Tatay Mǟn – Portage Between Two Lakes – Stevens Lake
Män shäw Äshèyi yádè dädètą Tatay Mǟn ùye ch’e. Dazhän män kay ts’ä̀n kä̀nàch’į Äshèyi kwädǟn ätl’a łù shäw chäghür ùye ka chänàatl’ų̀ nàkwädä̀k’ò k’e. Dazhän łù shäw chī nètthän ka äju sòothän ägän ch’e.
Gátthì Tà (Charlie Stevens) dädunèna yè äkwädè nàkhèljèl kwä̀ch’e nà.
Tatay Mǟn is a large lake north of Aishihik which is used as a favoured fishing place. The name Tatay refers to the point of land between the two bays on the north side of the lake.
Between Tatay Mǟn and Polecat Lake there is a narrow channel. Here, in November, łù shäw or chäghür (broad whitefish), come to spawn. The fish are so rich they can not dry in the summer. So Äshèyi people come in November to catch, clean and freeze them. The eggs are a special delicacy and are frozen to be later boiled or fried. The Smith family and others set nets in the bay on the Tatay Mǟn side of the channel but, at an earlier time fish traps were put in the channel. Łù shäw and pike are caught in the lake, but not trout, grayling, or ling cod. In earlier days, people would fish until the lake froze then return to Äshèyi.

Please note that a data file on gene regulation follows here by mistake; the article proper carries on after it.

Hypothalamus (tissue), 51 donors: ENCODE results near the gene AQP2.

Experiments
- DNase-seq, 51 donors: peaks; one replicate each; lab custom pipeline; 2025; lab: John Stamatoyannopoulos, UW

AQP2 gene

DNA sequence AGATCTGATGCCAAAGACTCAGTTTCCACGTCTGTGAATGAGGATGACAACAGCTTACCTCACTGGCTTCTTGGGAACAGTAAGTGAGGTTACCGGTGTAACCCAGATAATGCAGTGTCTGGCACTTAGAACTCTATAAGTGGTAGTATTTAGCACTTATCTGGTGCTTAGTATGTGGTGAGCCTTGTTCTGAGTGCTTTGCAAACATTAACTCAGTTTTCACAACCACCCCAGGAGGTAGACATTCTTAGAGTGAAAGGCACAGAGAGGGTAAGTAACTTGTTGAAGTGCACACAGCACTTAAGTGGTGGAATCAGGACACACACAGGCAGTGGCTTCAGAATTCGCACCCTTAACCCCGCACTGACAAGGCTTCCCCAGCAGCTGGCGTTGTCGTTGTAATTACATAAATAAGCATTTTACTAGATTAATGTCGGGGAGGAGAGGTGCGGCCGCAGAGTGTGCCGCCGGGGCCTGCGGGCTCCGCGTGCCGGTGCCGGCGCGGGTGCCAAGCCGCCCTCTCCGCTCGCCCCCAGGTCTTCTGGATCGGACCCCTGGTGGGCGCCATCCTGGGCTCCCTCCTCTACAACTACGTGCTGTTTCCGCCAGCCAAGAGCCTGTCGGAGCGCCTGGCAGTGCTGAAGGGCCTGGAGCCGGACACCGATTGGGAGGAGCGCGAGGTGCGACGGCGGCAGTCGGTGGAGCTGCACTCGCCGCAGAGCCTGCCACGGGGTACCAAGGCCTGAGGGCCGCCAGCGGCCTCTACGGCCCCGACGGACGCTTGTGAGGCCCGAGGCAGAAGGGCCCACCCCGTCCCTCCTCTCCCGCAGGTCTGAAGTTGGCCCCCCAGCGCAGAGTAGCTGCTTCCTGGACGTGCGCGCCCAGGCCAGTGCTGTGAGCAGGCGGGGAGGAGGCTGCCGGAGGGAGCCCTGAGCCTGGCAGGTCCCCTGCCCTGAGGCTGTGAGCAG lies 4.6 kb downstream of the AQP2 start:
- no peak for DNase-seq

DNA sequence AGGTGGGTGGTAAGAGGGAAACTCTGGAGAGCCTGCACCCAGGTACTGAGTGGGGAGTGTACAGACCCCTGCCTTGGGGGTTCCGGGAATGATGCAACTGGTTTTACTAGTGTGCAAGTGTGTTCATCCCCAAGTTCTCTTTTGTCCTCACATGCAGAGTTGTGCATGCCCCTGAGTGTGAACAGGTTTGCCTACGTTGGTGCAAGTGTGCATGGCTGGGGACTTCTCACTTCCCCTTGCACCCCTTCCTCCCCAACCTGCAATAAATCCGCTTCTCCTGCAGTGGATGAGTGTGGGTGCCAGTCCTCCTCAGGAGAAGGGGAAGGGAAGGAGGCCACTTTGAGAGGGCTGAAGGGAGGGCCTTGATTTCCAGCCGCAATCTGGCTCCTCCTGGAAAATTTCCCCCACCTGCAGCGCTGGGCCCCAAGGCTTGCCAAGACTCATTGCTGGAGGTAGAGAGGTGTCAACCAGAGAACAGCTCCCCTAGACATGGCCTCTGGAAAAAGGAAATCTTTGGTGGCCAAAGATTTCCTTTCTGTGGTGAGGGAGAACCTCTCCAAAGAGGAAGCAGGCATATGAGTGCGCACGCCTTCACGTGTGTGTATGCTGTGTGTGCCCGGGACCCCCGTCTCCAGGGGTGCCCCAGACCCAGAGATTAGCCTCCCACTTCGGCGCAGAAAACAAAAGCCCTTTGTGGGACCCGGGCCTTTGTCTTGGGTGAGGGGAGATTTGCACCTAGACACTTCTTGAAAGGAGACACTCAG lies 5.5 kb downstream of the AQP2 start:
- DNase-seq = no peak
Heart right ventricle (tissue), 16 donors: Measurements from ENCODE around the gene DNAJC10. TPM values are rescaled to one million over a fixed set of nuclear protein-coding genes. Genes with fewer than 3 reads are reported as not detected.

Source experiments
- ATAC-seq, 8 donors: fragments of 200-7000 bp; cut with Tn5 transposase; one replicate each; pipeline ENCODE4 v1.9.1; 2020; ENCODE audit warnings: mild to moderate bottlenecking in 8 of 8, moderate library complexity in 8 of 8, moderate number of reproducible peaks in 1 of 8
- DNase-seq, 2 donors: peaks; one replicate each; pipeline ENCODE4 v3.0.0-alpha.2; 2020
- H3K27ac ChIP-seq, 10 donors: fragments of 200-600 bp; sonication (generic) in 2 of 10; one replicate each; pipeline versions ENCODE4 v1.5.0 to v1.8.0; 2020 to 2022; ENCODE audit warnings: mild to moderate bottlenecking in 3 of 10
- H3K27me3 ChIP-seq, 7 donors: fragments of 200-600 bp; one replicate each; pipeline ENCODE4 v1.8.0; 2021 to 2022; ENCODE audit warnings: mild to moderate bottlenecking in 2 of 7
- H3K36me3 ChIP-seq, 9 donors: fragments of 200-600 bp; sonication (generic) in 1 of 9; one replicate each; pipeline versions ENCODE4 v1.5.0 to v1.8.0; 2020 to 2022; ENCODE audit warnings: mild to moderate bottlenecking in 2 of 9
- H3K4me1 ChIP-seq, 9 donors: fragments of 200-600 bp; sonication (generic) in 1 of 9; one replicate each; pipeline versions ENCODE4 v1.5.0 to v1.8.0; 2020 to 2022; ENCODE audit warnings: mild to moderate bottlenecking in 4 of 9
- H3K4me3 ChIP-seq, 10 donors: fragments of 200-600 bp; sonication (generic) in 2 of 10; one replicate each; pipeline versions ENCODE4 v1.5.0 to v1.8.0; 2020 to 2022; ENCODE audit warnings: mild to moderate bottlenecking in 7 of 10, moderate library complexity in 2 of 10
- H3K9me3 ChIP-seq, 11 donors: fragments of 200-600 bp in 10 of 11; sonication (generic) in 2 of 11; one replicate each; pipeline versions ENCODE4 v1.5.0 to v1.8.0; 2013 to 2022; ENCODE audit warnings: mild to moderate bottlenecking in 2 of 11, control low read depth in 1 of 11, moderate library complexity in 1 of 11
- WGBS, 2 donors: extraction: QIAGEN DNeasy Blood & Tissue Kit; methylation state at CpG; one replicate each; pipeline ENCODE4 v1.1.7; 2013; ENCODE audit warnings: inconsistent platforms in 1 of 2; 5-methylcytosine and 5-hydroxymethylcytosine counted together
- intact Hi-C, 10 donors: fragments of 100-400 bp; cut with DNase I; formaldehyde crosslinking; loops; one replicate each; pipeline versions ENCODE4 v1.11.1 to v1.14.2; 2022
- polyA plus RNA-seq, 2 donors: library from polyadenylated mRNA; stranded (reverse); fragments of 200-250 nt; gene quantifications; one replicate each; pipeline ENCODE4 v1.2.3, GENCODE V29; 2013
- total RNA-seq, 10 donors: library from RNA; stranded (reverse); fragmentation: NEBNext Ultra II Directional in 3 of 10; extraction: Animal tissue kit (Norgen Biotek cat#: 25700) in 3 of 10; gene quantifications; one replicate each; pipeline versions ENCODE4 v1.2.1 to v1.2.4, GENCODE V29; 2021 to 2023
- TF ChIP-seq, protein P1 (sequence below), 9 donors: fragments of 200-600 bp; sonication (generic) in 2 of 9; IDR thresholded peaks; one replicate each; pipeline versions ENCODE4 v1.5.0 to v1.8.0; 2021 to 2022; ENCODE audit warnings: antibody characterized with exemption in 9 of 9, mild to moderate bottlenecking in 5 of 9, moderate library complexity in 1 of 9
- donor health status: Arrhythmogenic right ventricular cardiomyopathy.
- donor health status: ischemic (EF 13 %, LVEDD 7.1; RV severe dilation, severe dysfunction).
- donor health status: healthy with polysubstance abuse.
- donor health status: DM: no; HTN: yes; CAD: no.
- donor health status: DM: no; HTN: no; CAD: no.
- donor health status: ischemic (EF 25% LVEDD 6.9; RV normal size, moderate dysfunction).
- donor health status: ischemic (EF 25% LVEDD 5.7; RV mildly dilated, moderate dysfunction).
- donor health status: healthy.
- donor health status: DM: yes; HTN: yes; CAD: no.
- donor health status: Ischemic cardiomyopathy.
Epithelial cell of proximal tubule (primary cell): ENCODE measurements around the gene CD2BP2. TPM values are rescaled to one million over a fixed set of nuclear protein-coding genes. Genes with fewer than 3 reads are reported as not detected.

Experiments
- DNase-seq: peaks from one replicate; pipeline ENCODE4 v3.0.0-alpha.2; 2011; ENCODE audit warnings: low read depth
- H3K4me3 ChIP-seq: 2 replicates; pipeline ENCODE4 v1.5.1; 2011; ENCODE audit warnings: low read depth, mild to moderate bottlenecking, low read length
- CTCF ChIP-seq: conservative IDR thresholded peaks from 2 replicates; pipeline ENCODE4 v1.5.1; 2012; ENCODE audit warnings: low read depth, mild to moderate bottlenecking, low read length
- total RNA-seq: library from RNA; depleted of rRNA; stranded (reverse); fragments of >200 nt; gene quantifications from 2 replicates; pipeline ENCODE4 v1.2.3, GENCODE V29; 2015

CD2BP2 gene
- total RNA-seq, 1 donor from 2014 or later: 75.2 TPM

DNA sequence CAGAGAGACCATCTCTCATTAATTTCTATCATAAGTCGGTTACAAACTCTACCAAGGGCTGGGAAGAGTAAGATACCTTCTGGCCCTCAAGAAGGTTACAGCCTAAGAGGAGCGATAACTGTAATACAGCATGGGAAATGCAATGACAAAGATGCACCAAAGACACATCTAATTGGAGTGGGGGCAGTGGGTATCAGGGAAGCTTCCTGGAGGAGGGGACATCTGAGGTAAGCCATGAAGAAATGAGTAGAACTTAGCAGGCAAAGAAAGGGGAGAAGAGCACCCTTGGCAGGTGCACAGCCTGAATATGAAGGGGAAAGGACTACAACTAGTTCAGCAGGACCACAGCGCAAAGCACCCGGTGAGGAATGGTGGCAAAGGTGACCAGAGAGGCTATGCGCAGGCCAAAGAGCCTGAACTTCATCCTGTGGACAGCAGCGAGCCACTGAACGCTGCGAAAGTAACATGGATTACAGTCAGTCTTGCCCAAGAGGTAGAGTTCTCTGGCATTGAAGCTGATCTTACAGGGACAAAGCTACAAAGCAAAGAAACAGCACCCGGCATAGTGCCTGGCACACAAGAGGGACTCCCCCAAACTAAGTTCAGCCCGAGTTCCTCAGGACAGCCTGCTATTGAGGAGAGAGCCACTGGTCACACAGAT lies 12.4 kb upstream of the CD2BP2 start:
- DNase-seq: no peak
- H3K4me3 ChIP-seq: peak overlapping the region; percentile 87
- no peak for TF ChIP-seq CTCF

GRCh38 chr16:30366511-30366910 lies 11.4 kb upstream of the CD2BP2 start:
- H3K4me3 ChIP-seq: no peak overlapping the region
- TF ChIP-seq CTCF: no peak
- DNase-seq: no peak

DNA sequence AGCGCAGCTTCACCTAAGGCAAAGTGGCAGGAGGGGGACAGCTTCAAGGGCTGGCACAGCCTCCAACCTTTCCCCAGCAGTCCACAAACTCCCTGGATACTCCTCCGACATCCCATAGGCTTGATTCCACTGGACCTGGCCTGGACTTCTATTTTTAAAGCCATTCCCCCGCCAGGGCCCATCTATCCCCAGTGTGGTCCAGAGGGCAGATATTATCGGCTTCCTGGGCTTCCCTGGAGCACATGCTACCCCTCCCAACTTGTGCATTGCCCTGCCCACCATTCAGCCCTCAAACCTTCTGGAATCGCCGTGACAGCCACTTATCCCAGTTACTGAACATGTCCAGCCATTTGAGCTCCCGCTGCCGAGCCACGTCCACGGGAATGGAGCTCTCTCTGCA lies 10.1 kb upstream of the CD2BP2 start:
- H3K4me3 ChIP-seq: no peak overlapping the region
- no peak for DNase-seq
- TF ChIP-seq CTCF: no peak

Charlie Stevens had a trapping cabin at the north end of Pole Cat Lake. In November he and his wife would go there to hunt and trap all winter around Tatay Mǟn and Tatay Dhǟl, the mountain to the northwest.
In midwinter Äshèyi people still set fishnets through the ice on Tatay Mǟn.